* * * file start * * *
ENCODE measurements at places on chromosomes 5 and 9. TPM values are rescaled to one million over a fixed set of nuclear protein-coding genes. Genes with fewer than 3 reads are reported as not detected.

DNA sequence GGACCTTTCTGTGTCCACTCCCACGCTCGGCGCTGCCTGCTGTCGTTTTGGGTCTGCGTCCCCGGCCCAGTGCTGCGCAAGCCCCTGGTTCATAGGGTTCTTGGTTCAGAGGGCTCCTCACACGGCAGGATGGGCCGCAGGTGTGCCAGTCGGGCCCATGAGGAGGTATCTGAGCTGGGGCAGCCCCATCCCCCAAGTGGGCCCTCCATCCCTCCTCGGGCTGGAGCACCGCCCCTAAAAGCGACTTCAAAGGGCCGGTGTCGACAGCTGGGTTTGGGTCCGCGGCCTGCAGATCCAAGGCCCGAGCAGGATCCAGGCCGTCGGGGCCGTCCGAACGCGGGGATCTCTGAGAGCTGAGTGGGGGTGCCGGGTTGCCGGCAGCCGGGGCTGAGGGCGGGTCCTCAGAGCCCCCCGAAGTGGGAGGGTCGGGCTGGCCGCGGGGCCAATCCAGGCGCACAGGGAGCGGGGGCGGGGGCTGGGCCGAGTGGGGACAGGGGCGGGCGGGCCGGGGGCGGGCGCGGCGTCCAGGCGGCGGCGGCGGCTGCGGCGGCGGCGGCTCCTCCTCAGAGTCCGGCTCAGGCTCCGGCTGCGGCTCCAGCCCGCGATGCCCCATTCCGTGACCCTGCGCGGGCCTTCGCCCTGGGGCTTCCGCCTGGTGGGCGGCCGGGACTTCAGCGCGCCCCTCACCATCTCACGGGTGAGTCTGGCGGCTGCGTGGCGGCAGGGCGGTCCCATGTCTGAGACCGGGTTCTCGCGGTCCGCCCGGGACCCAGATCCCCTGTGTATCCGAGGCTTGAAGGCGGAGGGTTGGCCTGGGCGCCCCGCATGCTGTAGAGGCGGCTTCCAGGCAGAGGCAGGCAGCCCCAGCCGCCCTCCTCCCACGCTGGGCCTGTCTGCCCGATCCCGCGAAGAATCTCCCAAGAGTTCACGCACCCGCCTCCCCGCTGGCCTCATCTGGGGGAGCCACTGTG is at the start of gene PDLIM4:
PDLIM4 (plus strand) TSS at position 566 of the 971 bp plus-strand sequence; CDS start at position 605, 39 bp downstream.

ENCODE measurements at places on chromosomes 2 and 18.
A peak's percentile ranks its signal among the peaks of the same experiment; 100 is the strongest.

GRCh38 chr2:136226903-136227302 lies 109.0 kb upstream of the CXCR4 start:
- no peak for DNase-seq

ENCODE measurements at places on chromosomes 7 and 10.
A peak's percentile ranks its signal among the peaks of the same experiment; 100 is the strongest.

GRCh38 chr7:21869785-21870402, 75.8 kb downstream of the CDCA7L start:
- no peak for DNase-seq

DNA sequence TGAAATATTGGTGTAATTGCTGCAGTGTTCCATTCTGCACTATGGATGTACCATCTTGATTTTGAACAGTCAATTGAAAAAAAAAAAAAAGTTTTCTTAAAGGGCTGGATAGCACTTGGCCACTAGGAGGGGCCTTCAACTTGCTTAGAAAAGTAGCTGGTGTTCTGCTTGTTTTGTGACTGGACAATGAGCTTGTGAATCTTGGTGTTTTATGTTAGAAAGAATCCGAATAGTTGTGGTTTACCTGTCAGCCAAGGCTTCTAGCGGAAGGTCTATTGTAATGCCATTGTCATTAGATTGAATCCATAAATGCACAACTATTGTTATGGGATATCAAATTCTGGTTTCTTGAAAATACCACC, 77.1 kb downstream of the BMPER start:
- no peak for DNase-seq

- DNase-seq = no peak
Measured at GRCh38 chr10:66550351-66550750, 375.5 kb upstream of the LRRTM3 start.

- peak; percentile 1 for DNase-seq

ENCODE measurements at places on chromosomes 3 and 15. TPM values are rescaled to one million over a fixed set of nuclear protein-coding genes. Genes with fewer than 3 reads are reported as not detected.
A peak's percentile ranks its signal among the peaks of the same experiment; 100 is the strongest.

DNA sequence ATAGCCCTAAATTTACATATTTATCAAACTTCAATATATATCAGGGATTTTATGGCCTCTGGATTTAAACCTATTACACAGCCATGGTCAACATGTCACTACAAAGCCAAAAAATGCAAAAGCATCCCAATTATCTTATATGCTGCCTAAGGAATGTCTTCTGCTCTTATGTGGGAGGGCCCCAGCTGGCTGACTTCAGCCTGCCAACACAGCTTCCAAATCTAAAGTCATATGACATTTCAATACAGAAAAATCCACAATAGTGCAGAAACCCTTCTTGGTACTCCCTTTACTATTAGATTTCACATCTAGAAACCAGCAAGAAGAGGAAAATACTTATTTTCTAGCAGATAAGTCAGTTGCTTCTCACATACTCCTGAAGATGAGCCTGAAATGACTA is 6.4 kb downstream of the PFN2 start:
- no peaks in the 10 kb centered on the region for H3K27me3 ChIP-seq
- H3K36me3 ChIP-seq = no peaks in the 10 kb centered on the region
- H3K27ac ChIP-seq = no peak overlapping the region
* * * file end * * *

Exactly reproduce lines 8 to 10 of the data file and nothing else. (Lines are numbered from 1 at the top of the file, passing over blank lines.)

ENCODE measurements at places on chromosomes 7 and 10.
A peak's percentile ranks its signal among the peaks of the same experiment; 100 is the strongest.

GRCh38 chr7:21869785-21870402, 75.8 kb downstream of the CDCA7L start: